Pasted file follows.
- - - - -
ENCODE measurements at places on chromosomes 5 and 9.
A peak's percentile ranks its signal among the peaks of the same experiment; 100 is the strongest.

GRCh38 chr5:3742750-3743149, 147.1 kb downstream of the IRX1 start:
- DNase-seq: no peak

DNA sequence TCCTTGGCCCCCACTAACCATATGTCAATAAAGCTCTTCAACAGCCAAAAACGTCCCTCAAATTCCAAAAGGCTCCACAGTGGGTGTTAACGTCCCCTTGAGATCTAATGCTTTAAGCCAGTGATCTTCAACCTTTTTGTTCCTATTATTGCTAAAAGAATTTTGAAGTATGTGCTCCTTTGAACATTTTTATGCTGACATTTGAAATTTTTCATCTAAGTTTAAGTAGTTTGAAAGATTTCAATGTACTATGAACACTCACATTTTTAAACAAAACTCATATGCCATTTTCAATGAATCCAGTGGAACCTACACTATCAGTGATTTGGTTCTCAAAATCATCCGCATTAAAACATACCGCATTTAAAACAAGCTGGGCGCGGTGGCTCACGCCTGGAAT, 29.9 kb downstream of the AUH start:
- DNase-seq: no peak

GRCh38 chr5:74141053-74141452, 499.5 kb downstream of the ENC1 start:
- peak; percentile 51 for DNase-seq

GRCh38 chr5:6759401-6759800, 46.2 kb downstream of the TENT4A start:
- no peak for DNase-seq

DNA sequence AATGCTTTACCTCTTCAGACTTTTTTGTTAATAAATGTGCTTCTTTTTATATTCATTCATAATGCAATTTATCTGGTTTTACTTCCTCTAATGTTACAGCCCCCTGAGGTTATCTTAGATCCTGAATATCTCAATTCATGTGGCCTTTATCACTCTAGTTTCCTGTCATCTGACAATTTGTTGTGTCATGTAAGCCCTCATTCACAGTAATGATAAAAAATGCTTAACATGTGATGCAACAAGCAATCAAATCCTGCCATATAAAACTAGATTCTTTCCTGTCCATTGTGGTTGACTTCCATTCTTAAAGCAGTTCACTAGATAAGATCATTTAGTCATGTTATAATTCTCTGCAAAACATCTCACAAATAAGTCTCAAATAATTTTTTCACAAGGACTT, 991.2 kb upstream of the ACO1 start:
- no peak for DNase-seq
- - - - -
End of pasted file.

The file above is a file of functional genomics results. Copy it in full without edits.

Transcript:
ENCODE measurements at places on chromosomes 5 and 9.
A peak's percentile ranks its signal among the peaks of the same experiment; 100 is the strongest.

GRCh38 chr5:3742750-3743149, 147.1 kb downstream of the IRX1 start:
- DNase-seq: no peak

DNA sequence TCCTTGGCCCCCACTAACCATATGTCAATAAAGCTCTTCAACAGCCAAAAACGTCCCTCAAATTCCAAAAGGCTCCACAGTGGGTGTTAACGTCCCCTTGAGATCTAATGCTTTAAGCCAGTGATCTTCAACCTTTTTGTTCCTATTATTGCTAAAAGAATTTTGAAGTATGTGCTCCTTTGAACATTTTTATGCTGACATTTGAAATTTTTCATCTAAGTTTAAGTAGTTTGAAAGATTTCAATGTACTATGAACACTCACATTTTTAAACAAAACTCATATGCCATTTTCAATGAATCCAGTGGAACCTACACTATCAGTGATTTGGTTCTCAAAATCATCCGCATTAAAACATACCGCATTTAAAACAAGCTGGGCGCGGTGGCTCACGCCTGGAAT, 29.9 kb downstream of the AUH start:
- DNase-seq: no peak

GRCh38 chr5:74141053-74141452, 499.5 kb downstream of the ENC1 start:
- peak; percentile 51 for DNase-seq

GRCh38 chr5:6759401-6759800, 46.2 kb downstream of the TENT4A start:
- no peak for DNase-seq

DNA sequence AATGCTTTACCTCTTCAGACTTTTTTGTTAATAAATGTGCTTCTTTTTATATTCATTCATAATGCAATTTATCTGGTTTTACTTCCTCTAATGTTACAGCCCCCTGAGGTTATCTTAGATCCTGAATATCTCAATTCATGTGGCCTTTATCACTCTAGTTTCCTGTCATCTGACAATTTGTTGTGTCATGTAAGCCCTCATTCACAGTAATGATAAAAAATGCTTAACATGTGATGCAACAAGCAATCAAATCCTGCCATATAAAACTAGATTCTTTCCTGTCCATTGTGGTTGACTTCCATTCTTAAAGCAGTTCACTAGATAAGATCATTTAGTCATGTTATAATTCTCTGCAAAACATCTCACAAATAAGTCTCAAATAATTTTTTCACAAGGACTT, 991.2 kb upstream of the ACO1 start:
- no peak for DNase-seq